One last kick at this can.
"OK Nick. Your previous counterexamples have shown that debt can be a burden on future cohorts even if future national income is not affected. But that's not what we meant by 'future burden of the debt'. Those counterexamples don't show the country as a whole being worse off in future years. Obviously it isn't, because total consumption in any year is held constant in your examples"
I made up that quote, but I don't think it's a straw man.
Here's another counterexample, in which total consumption in any year is held constant, but there is still a burden on the country as a whole in those future years.
My counterexample is obvious really. What matters for economic welfare in any given year is not consumption in that year but the utility people get in that year from consumption in that year. If debt causes total utility to go down, even if total consumption stays the same, it seems reasonable to say there is a burden in that year. But why should debt cause total utility to go down, if it doesn't reduce total consumption? Because it may create or increase inequality of (marginal utility of) consumption between young and old. (Or it may reduce it, it depends).
Standard OverLapping Generations model. Lifetime utility function is:
U = Log(consumption when young) + Log(consumption when old)
Note that I have ignored time preference proper (discounting of future utility) to keep it simple.
No investment, no foreigners, no population growth, and no productivity growth. In the initial equilibrium, each person produces and consumes 100 apples when young and 100 apples when old. The rate of interest is 0%. There are one million people per cohort. All are identical.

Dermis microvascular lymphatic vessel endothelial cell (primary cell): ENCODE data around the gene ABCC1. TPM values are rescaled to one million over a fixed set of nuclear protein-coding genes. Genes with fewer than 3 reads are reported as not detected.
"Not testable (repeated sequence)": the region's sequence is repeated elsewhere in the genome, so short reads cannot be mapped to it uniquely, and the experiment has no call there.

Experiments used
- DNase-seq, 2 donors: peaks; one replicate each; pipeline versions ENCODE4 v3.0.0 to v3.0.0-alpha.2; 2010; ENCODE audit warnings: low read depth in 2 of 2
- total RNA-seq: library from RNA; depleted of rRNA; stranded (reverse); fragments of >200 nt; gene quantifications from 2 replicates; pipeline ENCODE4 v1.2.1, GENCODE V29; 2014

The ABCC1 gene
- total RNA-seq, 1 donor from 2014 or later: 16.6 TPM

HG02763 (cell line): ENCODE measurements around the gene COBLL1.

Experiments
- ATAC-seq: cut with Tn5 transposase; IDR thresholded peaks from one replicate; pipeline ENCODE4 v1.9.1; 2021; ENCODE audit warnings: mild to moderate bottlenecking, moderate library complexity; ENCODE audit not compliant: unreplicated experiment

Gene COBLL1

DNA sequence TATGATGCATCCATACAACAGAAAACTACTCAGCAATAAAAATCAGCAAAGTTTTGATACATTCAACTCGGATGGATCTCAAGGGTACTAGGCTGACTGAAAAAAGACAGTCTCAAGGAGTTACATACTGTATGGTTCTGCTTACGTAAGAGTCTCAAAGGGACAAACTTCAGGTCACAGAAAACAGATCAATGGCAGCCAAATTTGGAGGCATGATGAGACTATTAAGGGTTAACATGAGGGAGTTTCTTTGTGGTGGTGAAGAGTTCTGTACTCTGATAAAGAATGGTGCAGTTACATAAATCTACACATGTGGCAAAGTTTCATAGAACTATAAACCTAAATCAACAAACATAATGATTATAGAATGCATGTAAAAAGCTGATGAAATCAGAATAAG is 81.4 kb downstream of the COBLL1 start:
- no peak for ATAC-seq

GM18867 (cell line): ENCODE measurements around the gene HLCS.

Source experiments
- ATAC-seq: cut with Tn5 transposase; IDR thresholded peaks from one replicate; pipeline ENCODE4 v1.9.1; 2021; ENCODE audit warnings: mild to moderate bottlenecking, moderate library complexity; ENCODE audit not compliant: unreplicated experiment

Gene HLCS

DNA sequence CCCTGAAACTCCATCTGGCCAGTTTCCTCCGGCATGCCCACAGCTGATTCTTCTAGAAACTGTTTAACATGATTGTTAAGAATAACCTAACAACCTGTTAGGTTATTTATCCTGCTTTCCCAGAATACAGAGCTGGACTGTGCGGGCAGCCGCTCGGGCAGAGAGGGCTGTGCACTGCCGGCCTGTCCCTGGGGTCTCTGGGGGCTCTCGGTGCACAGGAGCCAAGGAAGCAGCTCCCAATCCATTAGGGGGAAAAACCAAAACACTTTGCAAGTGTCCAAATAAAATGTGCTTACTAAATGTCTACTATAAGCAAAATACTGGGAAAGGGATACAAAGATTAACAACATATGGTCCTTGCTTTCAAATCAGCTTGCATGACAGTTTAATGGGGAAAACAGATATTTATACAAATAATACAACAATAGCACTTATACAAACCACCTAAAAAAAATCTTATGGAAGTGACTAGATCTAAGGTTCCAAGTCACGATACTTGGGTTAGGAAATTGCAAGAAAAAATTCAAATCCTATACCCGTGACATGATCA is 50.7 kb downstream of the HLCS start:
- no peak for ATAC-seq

Now suppose the government issues bonds and gives each person in the first cohort a bond worth B apples. In all subsequent periods the government taxes each person just enough to pay the interest on the debt, so the debt stays constant at B million.
Each young person therefore consumes 100-B when young and 100+B when old. (He saves to buy the bond when young, sells the bond when old, and collects interest, but also has to pay taxes equal to the interest costs per person.) The rate of interest will be determined by: (1+r) = (Marginal Utility of Consumption when young/Marginal Utility of Consumption when old) = (100+B)/(100-B). So the rate of interest will be positive, and taxes will be positive.
Total consumption in any period will be consumption of the young in one cohort plus consumption of the old in the previous cohort and will equal 200 million. The total utility from consumption in any given period will be the utility of the young in one cohort plus the utility of the old in the previous cohort.
So in any given period, total utility = Log(100-B) + Log(100+B) million utils. This is decreasing in B. The debt lowers total utility in any given period, even if it does not affect total consumption in any given period.
The important assumption in my example is that the rate of interest exceeds the growth rate (not originally, but it does when there is a debt). It would be possible to construct other examples in which the equilibrium rate of interest is less than the growth rate, and so debt increases total utility in any period.
The intuition is standard Utilitarianism. If debt creates or increases inequality of the marginal utility of consumption between young and old (which it does in my example) then debt reduces total utility. If debt reduces inequality of marginal utility of consumption between young and old (which it could if the rate of interest were less than the growth rate) then debt increases total utility.